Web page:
Gates Foundation joins UN to help poor farmers
New York, September 25, 2008
The United Nations World Food Programme (WFP), the Bill & Melinda Gates Foundation, and the Howard G Buffett Foundation have come together in a groundbreaking initiative to help poor farmers across the developing world significantly increase their incomes.
Purchase for Progress (P4P), is expected to help hundreds of thousands of small farmers access reliable markets so they can sell their surplus crops at competitive prices, bolstering fragile local economies.
The Bill & Melinda Gates Foundation, the Howard G Buffett Foundation, and the government of Belgium have committed $76 million to this effort to transform the way WFP purchases food in developing countries, with a special focus on Sub-Saharan Africa and Central America.
The initiative was announced during the United Nations General Assembly, where progress towards the Millennium Development Goals and the global food crisis are high on the agenda of world leaders.
“The world’s poor are reeling under the impact of high food and fuel prices, and buying food assistance from developing world farmers is the right solution at the right time,” said Josette Sheeran, WFP executive director.
“Purchase for Progress is win-win—we help our beneficiaries who have little or no food and we help local farmers who have little or no access to markets where they can sell their crops.”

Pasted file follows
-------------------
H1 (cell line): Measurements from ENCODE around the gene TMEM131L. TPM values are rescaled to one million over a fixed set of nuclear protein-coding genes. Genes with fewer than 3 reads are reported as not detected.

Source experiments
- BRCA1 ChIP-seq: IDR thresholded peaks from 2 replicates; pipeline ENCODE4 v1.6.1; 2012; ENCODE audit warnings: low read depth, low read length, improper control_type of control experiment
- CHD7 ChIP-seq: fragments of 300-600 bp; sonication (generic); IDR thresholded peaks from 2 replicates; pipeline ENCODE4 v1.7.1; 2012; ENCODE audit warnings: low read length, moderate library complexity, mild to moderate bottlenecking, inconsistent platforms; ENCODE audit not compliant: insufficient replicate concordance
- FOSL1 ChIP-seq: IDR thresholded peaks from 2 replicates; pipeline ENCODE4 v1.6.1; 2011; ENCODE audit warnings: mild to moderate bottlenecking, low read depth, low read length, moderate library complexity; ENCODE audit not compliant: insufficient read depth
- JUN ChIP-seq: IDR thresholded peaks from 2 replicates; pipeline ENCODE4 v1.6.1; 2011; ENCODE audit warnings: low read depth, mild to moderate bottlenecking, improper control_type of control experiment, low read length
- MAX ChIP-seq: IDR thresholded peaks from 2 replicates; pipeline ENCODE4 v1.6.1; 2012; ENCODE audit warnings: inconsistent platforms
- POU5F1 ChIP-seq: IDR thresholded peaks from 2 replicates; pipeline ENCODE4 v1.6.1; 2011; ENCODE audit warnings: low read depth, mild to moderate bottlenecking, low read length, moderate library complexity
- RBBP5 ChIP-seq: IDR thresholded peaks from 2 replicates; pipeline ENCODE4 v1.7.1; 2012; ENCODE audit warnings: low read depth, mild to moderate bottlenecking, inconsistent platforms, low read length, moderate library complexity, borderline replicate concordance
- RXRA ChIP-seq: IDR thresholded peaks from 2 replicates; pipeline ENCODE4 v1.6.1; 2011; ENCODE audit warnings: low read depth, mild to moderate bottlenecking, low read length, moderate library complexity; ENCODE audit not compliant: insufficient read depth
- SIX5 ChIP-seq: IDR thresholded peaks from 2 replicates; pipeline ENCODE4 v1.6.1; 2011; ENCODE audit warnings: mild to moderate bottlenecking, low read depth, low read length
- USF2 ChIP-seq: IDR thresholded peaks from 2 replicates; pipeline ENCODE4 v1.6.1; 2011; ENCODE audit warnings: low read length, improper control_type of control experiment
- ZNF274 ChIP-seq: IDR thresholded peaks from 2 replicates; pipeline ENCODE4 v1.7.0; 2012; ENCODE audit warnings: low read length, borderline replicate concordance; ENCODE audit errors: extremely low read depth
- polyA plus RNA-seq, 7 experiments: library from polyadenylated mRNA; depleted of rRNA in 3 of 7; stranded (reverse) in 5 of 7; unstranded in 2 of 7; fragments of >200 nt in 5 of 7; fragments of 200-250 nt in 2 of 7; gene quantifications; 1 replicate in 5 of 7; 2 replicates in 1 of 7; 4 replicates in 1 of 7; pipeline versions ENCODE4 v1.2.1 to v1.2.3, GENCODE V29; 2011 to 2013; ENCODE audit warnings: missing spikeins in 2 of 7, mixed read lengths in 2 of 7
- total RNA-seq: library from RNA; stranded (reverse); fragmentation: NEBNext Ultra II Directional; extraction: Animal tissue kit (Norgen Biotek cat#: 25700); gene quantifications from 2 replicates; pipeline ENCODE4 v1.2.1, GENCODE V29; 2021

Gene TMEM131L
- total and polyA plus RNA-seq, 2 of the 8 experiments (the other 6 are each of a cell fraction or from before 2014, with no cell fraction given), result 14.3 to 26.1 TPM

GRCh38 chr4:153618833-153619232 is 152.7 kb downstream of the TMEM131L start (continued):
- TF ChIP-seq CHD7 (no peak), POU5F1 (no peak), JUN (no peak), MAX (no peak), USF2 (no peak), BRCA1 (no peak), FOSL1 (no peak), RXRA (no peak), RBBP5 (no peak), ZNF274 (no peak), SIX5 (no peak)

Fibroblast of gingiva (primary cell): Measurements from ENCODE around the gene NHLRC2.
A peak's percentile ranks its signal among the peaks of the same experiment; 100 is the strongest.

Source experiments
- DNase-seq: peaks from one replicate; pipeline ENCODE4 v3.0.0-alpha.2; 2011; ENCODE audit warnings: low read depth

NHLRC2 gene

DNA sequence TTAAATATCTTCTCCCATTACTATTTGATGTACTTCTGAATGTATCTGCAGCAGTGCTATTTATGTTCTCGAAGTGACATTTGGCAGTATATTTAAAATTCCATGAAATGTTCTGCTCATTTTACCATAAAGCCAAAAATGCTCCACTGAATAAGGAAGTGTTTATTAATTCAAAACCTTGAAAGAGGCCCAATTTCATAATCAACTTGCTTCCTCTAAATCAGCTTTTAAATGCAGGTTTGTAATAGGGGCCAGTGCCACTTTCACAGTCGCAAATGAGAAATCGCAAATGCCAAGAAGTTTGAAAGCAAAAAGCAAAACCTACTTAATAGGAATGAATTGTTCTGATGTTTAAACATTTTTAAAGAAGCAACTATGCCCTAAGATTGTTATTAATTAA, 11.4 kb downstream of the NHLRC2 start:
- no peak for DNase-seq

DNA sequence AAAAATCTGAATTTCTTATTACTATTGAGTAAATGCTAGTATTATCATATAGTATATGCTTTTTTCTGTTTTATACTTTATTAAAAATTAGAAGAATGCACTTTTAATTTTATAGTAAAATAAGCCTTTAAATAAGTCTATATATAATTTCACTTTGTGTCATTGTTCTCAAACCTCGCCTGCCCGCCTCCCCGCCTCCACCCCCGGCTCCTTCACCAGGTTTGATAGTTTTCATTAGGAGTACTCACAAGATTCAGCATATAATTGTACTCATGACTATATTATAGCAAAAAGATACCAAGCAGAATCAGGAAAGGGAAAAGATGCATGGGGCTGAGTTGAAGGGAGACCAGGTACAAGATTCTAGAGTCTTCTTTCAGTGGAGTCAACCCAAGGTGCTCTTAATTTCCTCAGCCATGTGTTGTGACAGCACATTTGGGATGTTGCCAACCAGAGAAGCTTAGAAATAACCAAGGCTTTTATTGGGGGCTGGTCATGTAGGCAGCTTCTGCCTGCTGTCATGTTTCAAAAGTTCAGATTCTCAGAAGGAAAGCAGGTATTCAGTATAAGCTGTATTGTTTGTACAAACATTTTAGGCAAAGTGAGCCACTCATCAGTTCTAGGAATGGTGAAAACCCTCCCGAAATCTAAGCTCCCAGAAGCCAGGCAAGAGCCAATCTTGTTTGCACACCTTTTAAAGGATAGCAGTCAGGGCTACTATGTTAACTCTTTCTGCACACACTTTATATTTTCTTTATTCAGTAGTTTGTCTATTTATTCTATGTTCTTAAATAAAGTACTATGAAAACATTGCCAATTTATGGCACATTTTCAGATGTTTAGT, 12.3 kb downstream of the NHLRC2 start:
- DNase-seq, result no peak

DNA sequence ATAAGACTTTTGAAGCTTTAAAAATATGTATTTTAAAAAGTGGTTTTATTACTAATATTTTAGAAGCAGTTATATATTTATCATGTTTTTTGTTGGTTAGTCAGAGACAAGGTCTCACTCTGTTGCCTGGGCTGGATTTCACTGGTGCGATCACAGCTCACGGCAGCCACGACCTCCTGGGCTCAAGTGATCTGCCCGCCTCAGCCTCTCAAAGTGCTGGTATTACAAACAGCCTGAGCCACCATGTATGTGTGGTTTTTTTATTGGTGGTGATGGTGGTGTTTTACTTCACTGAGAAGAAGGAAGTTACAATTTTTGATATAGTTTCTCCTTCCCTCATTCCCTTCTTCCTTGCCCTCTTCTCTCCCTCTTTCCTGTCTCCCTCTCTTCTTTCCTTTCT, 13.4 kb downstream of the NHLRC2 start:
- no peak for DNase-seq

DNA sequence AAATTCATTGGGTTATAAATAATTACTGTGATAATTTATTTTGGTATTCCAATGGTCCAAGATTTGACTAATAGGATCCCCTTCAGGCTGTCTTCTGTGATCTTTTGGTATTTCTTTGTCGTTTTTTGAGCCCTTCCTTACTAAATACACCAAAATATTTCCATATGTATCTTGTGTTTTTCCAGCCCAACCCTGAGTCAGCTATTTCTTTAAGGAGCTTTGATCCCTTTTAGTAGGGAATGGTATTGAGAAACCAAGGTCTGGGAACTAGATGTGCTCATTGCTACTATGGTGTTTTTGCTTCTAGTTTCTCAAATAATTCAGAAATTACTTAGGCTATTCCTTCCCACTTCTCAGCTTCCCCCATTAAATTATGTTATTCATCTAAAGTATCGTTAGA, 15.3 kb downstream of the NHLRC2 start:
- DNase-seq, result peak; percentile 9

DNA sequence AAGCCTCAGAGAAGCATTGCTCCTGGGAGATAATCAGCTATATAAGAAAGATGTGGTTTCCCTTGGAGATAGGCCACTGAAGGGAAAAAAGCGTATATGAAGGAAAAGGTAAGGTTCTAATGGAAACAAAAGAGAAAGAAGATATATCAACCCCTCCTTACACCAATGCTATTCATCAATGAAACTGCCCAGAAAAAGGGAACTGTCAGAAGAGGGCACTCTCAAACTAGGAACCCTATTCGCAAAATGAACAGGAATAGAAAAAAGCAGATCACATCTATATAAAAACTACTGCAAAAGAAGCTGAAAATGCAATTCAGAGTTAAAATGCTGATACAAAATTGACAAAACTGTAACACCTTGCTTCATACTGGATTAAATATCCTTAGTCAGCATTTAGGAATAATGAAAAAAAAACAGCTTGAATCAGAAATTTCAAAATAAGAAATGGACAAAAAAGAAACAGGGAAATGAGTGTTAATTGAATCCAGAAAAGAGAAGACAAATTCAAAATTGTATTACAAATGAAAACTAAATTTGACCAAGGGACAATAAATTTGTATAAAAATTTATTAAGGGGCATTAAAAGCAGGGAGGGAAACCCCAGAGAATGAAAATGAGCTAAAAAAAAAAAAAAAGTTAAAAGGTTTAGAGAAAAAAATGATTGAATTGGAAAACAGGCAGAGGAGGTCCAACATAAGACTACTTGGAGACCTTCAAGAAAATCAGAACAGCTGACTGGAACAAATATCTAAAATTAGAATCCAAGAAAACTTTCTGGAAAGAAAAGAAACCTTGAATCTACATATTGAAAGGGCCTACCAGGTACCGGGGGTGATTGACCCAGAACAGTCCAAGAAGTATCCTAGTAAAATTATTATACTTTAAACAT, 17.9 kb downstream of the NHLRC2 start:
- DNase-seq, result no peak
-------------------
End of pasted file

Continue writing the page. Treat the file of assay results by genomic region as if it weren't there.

Developed in partnership with the foundations, P4P will be launched in 21 pilot countries over the next five years.
Innovations in WFP’s local food procurement practices, which are central to the agency’s new business model, aim to strengthen the role of smallholder and low-income farmers in agricultural markets and enable them to gain more from supplying food to the WFP’s global operations.
WFP will align its efforts with organisations such as the Alliance for a Green Revolution in Africa (AGRA) that are focused on helping small farmers increase their productivity through the use of improved seeds and farm management techniques.
“Developing new ways for WFP to purchase food locally represents a major step toward sustainable change that could eventually benefit millions of poor rural households in Sub-Saharan Africa and other regions,” said Bill Gates, co-chair of the Bill & Melinda Gates Foundation, which has committed more than $900 million in agricultural development efforts focused on small farmers in Africa and South Asia, most of whom are women.
WFP is the world’s single largest purchaser of food for humanitarian operations that include relief and safety net programs such as school feeding.
In 2007, while assisting 86 million hungry people, the agency spent $612 million on food in developing countries.
“P4P will help large numbers of small-scale farmers to become net producers rather than net consumers, ensuring that they stand to gain rather than lose from the current climate of rising food prices,” said Howard G Buffett, president of the Howard G Buffett Foundation.
The initiative will also seek to promote local food processing projects to provide food of high nutritional value, allowing farmers to gain the maximum benefit from their crops.
The Gates Foundation committed $66 million to fund pilot projects in 10 countries in Africa, and the Howard G Buffett Foundation committed $9.1 million to support pilot projects in seven countries.
The government of Belgium contributed $750,000 for the project in the Democratic Republic of Congo. Three other countries have not yet been funded.
P4P should significantly increase the income of at least 350,000 farmers in the pilot countries alone.-TradeArabia News Service